Mother Has Arms, Legs Amputated After Tick Bite: 'The Disease Was Crawling up Her Limbs'

Jo Rogers, from Shawnee, Oklahoma, contracted the illness after visiting Grand Lake, Oklahoma and days later, her organs started shutting down.

A mother has had both of her arms and legs amputated after a tiny tick bite left her with a deadly illness.

Jo Rogers, from Shawnee, Oklahoma, contracted the illness - the worst case of Rock Mountain Spotted Fever doctors say they have ever seen - after visiting Grand Lake in July.

Four days later, she thought she had the flu, but when her condition continued to deteriorate the following day, her family decided to take her to hospital.

"She was shaking her hands because they hurt, her feet hurt," her cousin Lisa Morgan told KOCO.

Read: 67-Year-Old Grandma Mauled by 2 Pit Bulls: 'I Could Feel Them Pulling Apart My Leg'

Doctors said the 40-year-old’s organs were shutting down and she was put in a medically-induced coma, according to a Gofundme page set up by Morgan. But when doctors tested for West Nile Virus and meningitis, the results came back negative, leaving them scrambling for answers.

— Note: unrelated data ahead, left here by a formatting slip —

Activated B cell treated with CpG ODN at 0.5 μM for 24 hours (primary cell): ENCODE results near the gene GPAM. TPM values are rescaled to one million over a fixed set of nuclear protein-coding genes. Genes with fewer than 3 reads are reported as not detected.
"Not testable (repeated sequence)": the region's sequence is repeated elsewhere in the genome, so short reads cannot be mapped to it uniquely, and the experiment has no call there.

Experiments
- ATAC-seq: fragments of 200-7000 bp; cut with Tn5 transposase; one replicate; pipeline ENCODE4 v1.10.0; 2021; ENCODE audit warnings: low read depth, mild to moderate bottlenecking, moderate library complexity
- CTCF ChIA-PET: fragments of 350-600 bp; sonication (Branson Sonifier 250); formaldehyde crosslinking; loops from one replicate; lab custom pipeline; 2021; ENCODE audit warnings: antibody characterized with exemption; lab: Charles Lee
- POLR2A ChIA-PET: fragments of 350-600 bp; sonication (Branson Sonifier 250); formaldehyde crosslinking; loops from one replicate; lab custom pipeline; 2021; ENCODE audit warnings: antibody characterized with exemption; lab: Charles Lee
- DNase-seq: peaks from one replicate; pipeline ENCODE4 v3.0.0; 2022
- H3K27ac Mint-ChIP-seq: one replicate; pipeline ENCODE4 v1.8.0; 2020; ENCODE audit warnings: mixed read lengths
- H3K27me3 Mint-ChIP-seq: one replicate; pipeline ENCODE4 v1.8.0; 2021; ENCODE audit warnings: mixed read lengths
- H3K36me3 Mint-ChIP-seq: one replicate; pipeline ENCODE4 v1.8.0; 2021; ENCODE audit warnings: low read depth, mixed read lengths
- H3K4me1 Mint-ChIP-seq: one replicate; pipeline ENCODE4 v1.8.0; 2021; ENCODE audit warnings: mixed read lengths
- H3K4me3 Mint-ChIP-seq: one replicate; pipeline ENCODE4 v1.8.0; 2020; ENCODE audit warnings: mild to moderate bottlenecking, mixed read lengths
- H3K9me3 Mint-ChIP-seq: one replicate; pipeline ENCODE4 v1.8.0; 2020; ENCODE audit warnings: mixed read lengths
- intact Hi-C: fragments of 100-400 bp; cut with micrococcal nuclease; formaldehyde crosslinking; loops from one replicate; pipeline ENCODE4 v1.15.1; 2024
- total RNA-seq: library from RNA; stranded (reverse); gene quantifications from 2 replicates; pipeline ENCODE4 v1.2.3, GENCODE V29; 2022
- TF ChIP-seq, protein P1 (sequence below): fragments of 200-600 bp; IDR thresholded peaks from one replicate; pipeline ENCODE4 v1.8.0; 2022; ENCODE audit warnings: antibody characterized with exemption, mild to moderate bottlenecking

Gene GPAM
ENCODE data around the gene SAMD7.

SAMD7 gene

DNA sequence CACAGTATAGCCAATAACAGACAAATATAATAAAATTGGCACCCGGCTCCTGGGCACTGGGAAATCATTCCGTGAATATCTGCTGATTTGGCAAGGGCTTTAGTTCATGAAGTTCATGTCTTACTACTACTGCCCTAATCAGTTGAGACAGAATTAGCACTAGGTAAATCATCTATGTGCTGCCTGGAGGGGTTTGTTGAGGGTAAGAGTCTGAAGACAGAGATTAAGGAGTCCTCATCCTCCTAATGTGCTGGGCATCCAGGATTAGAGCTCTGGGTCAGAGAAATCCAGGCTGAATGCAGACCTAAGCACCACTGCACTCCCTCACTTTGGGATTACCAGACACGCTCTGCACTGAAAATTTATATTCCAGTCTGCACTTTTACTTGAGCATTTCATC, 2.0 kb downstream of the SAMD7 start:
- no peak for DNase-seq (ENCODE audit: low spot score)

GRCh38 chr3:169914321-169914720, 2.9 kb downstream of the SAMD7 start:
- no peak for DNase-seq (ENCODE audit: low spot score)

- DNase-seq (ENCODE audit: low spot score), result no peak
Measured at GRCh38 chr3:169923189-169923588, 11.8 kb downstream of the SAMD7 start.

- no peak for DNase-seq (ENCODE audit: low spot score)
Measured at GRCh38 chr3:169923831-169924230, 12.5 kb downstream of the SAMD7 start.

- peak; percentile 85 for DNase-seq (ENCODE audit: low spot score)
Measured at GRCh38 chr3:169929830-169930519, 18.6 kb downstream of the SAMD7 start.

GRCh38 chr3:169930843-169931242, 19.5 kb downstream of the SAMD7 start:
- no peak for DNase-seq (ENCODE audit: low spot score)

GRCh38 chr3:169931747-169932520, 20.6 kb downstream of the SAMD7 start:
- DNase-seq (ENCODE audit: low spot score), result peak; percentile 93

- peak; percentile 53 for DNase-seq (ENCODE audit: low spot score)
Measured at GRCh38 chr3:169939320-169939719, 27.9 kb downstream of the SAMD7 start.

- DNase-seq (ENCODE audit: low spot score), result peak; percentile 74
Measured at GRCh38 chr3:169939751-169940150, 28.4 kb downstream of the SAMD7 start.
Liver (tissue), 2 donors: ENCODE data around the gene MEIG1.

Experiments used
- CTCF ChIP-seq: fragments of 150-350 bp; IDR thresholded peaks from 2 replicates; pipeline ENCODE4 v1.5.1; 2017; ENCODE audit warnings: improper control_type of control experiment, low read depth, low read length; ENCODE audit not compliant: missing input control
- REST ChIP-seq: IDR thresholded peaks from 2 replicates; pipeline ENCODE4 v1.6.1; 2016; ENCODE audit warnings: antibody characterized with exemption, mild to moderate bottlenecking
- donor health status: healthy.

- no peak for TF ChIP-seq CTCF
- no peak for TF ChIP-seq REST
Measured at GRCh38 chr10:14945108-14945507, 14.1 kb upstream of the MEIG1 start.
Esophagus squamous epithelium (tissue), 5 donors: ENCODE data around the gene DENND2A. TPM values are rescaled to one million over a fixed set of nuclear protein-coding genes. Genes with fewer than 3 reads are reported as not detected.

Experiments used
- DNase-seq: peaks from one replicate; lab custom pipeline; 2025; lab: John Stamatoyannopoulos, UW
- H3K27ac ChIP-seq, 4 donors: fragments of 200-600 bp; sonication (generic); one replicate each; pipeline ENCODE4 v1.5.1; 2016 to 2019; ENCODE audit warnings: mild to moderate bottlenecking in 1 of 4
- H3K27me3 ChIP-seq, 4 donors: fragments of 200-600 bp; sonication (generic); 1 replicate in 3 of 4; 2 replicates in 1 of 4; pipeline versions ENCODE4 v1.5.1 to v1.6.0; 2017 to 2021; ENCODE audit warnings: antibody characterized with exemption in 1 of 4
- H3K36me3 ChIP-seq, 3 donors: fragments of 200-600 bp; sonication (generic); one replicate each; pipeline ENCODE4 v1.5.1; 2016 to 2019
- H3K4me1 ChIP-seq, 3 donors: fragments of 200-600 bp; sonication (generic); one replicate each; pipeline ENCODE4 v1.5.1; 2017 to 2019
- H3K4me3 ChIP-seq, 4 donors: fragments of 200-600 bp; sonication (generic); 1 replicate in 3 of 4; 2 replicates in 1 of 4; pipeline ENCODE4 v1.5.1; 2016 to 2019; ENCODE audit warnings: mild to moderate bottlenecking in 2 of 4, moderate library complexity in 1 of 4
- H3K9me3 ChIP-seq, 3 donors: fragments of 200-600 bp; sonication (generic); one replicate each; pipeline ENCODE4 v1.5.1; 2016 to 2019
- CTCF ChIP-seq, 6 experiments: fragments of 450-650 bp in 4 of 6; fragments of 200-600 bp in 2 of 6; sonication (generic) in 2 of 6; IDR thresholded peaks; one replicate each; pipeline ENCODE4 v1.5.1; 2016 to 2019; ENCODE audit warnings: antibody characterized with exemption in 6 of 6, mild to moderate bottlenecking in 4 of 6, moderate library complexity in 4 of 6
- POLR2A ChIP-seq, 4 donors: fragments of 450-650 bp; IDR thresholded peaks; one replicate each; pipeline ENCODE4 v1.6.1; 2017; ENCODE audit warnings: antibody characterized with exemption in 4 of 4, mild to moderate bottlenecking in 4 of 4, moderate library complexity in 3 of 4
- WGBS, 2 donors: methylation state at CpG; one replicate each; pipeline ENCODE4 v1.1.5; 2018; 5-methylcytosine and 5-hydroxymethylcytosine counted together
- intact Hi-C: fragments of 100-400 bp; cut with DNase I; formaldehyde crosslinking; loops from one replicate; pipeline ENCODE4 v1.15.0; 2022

"Her arms and feet were turning dark blue and black," Morgan said. "It was crawling up her limbs."

They then discovered the single, tiny tick bite she had received. It had left her with Rock Mountain Spotted Fever.

Doctors were forced to amputate her right leg mid-thigh, her left leg below the knee and both arms below the elbows to save her life.

Morgan added on the fundraising page: "It was found that she has a blood clot in her lung, more infection in her blood and they are fighting the possibility of pneumonia."

Read: Student Celebrating His 25th Birthday Drowns After Sliding Down Waterfall

The family is now raising money to help Rogers, who is married with two sons, aged 17 and 22. For more information, visit their Gofundme page.

"It's all so overwhelming, unreal and devastatingly heartbreaking," her cousin wrote. "Enjoy every minute of every single day because you never know what could happen tomorrow."

Early symptoms of Rocky Mountain Spotted Fever include headache, fever, vomiting and muscle pain, according to the CDC. Only one to three percent of ticks carry the bacteria and they must be biting a person for as long as six hours to transmit it.

Watch Below: Mom Describes Bear Attack: I Kicked Him and Hit Him